(Romans 12:2). (2 minutes)
Often the most poignant lessons rise from the simplest acts and ingredients. In this video, the act of bread making adds yeast to conversations regarding difficult life experiences. When we are in seasons of waiting, when we feel folded in on ourselves, when the heat is turned up, we may be minutes from the table being spread before us. (5 minutes)
“The heat of the bread burned into my skin, but I clutched it tighter, clinging to life.”
(Suzanne Collins, The Hunger Games)
After managing an auto repair shop for 15 years, Carl Allamby enrolled in a business program at Ursuline College to help him with his management skills. When he took a required biology class, his life changed completely. (3 minutes)
CRYING ALL THE WAY THROUGH
A friend of mine was given an assignment in a class in dramatics. Each time she tried to read her selection aloud before the class, tears came and her strong emotional reaction made it impossible to go through with it. One day the teacher asked her to remain after class for a conference. The essence of the teacher’s words to her was this: “You must read the selection before the class tomorrow. I understand what is happening to you and that is why I insist that you do this tomorrow. It is important that you realize that you must read this selection through, crying every step of the way, perhaps, if you expect to read it through without crying.”. . .
There are experiences through which we must go, crying all the way, perhaps, if we are ever to go through them without crying, and to go through them without crying must be done. St. Francis of Assisi, in his youth, found it impossible to control his deep physical and emotional revulsion against leprosy. So acute was his reaction that he could not ever run the risk of looking at a leper. Shortly after he had made his first commitment to his Lord, he was riding down the road, when suddenly there appeared a leper. Instinctively, he turned his horse around and went galloping off in the opposite direction, his whole body bathed in nervous sweat. Then he realized what he was doing. Leprosy was one of the things he could not stand—as long as that was true, leprosy would be his jailer, his master. He turned around as abruptly as before, found the leper, and according to the story, remained with him, living intimately with him until every trace of his previous reaction had been mastered. Thus freed, he could be of tremendous service to the victims of the disease. . . .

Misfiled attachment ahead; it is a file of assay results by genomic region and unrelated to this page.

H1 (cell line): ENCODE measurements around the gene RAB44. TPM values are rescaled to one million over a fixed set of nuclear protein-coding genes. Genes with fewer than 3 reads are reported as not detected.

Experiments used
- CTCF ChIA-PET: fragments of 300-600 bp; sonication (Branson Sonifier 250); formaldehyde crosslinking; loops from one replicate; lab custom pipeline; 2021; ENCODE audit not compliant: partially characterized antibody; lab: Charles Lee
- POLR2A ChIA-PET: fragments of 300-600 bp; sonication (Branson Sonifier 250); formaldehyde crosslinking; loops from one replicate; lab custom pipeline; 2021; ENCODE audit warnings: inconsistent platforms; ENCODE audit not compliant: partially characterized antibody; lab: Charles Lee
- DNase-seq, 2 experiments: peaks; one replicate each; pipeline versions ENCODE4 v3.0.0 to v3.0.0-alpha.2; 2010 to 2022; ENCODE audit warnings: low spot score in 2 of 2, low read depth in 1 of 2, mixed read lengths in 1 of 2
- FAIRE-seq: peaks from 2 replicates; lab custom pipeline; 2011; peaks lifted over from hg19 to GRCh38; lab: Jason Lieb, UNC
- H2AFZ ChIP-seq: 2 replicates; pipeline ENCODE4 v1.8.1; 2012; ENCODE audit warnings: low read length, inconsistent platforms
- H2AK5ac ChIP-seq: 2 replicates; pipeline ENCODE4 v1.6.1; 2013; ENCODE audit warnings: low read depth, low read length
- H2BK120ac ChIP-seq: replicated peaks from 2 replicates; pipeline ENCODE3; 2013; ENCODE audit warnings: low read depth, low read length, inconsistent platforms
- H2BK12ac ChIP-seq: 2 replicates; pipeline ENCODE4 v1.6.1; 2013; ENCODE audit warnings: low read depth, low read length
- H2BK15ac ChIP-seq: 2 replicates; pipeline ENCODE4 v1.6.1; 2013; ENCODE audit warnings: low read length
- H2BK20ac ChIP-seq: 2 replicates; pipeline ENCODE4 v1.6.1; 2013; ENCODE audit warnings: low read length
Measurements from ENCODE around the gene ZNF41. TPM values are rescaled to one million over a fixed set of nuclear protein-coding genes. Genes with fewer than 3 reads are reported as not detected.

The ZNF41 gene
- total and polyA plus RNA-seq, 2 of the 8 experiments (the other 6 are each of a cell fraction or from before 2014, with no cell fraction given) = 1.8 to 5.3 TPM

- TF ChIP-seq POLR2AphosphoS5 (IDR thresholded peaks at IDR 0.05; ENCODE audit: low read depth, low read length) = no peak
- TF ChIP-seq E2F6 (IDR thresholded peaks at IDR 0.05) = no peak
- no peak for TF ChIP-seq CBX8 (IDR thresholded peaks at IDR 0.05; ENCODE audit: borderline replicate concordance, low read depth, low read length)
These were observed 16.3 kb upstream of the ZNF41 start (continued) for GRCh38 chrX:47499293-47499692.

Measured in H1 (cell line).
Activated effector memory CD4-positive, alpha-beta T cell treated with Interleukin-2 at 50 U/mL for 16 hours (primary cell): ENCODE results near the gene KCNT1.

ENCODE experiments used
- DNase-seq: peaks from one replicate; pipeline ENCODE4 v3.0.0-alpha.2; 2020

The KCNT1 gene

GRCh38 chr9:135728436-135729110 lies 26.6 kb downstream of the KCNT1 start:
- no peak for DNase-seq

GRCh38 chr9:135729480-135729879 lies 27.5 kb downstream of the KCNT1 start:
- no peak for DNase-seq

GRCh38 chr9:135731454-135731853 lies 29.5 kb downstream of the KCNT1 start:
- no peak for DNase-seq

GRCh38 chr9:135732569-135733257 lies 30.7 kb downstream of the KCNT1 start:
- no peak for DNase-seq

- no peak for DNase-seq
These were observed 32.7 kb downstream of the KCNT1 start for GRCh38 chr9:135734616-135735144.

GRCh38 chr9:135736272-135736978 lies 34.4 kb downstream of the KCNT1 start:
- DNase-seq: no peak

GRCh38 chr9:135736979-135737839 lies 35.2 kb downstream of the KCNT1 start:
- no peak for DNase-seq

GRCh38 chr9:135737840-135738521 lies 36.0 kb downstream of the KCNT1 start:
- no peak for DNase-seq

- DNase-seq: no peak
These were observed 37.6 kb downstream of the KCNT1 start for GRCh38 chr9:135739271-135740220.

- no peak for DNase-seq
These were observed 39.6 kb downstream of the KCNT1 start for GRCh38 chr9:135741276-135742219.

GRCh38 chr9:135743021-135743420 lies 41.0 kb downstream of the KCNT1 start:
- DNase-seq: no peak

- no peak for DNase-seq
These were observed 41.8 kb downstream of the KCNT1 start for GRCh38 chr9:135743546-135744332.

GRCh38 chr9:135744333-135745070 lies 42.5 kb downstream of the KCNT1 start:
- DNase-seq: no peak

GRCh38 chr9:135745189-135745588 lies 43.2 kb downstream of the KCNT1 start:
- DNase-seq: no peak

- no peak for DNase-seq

There are many experiences which we face that are completely overwhelming. As we see them, they are too terrible even to contemplate. And yet we must face them and deal with them directly. . . . To deal with [the problem] without the emotional upheaval is necessary if you are ever going to be able to manage it at all. There can be no more significant personal resolution . . . than this: I will face the problem I have been putting off because of too much fear, of too many tears, of too much resentment, even it if means crying all the way through, in order that I may [learn to] deal with it without fear, tears, or resentment. 
 Howard Thurman, For the Inward Journey: The Writings of Howard Thurman, selected by Anne Spencer Thurman (Friends United Press: 1984), 259, 260.
Howard Thurman was an African-American author, philosopher, theologian, educator, and civil rights leader. As a prominent religious figure, he played a leading role in many social justice movements and organizations of the twentieth century. Thurman's theology of radical nonviolence influenced and shaped a generation of civil rights activists, and he was a key mentor to leaders within the civil rights movement, including Martin Luther King Jr. (Wikipedia)
Each month we recommend a book focused on our theme.
Book of the Month
Breaking Bread with the Dead
by Alan Jacobs
In his newly released work, Alan Jacobs encourages readers to engage with voices of the past to gain wisdom and internal strength for contemporary conundrums.
Jacob says, “this is precisely the kind of moment when we need to take some time to step back from the fire hose of alarming news. As we try to manage our dispositions, we need two things. First, we need perspective; second, we need tranquility. And it’s voices from the past that can give us both – even when they say things we don’t want to hear and when those voices belong to people who have done bad things. These figures from the past are willing to speak to us when we are willing to listen. They may sometimes speak words of offense, but they may also speak words of wisdom that we either never knew or have forgotten.”
Professor of Politics & Dean of Social Sciences, Wheaton College
My friend Alan Jacobs’ new book, Breaking Bread with the Dead, is a marvelous set of essays meant, among other things, to encourage readers to not abandon “the dead,” old books and authors whose conventions, ideas, and such we might find odd, hard to grasp, or even, in some measure, simply noxious. Indeed, as he puts it, sticking with these authors while not simply capitulating to them, has the potential to improve our “temporal bandwidth” and “personal density,” make us less amenable to being tossed to and fro upon the winds of (pseudo-intellectual) fashion.
Good advice, and I suspect our culture would indeed be in something of a better place if we were not so detached from or even antipathetic toward our literary, historical, religious, and philosophical forbearers. (Though it is an interesting question, to me at least, as to why even our historians at times seem to lose this, but I suppose we all lose our heads on occasion).
Reading Alan’s book put me in mind of teaching Plato’s Republic in my Introduction to Political Philosophy course, which I did for nearly every semester of the past 12 years. There’s a point in the dialogue where Socrates, having finished describing his “city in speech” as a way of illustrating what a just soul looks like, must return to some questions his interlocutors are not wont to let go. Kallipolis sounds nice and all–peaceful, unified, etc.–but they’re wondering how they’re to have wives and children? What about their private lives, how will they go?